#kaitreadsforcomps Mini Review #2: Early Chicana Literature: Crafting the Identit

In this piece, I will reflect on the following: 

Caballero by Jovita Gonzales

“Mexican Silhouettes, 1928-31” by Josefina Niggli

 “The Singing Valley” (1936) by Josefina Niggli

In thinking about how the identity of Chicana literature began to be crafted, I spent some time with Caballero by Jovita Gonzales and two texts by Josefina Niggli, “Mexican Silhouettes, 1928-31,” a selection of her poetry, and“The Singing Valley,” a wonderful play that she wrote in 1936. (For some of the poems, visit my instagram

In these texts, I see a lot of similarities and obvious connections between both earlier Chicana texts (here I am thinking of Ruiz de Burton) and later texts, from Cisneros to Anzaldua. There is a focus on the old gods, which I think Steinbeck emulated greatly in his To a God Unknown. Then, there is also the Christian context that Ruiz de Burton embraced and later writers felt a need to throw off for their own identity. In these texts the two dichotomous sides of Chicano spirituality (the Aztec and the European Christian) are living side by side. The characters are devout Christians with an almost pagan connection with the land.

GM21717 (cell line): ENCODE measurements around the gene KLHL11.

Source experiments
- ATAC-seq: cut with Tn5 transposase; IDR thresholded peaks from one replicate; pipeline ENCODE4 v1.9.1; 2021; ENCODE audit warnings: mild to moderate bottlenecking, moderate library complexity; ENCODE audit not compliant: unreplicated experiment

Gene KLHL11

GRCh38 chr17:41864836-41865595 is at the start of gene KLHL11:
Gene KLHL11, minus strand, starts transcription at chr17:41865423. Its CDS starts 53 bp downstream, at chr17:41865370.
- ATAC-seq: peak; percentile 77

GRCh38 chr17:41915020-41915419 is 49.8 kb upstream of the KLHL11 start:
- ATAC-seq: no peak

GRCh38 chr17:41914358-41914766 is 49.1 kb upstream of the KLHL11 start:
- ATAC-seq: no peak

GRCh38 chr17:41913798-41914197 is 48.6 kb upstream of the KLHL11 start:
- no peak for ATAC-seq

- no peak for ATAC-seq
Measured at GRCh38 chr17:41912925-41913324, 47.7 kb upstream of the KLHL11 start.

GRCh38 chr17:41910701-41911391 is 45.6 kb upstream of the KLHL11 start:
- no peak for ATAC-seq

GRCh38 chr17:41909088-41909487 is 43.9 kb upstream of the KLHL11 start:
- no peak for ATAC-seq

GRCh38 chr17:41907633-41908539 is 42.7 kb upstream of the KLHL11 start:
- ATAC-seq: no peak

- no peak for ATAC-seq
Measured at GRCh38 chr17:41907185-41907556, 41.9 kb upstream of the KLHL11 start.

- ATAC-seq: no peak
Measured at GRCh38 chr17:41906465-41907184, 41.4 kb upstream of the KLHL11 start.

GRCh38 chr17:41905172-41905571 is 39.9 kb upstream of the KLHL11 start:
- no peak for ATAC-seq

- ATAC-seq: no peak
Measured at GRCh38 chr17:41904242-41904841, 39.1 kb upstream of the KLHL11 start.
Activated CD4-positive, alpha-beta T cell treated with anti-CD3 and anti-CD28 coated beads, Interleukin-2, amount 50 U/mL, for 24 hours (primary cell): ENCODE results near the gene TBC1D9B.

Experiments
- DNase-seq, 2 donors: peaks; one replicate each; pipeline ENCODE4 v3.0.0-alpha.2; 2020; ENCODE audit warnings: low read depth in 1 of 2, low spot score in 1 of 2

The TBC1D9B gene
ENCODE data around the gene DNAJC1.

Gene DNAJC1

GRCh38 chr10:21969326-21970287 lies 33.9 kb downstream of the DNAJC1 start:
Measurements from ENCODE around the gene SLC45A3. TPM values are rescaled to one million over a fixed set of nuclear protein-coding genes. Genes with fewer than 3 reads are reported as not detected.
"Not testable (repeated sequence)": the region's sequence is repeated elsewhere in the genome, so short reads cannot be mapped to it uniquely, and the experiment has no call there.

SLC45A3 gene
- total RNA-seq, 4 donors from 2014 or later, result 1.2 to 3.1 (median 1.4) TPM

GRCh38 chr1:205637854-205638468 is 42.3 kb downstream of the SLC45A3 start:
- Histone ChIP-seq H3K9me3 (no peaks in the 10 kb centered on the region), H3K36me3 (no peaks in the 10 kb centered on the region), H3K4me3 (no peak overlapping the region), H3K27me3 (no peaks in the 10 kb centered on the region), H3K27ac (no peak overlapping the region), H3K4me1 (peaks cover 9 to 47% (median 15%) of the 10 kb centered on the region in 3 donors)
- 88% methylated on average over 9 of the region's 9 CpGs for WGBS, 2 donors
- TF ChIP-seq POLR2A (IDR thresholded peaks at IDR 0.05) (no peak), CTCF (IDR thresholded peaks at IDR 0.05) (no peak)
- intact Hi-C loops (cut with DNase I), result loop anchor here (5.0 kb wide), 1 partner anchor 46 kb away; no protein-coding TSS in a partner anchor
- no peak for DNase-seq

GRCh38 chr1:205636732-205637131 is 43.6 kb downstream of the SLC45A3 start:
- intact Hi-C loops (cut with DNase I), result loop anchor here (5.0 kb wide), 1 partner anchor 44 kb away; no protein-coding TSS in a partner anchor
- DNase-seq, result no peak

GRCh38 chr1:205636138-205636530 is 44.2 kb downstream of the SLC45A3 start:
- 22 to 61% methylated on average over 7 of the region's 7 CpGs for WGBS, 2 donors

In both, there are fathers. Niggli’s father figure is much more likable, but only because his daughter is far less so. These texts can easily be seen as similar stories coming from opposite ends, or perhaps these are stories from succeeding generations (Gonzales’ text, though written later, takes place earlier).

In both, there are daughters who seek to go against their fathers. Here we can begin to see the force of the Chicana—a firm refutation of Ruiz de Burton’s heroines who must rely on men to save them. Again, this is feeding into the later Chicana movement. Also present are the sons who stand by their fathers in spite of their sisters. Although I hesitate to compare Niggli’s endearing Abel to the awful Alvaro, both sons stand by their fathers—Alvaro stands by Don Santiago in his pride, Abel by Don Antonio in his devotion.

Overall, I very much enjoyed both texts. I would love to read more from both authors (and will, just not yet).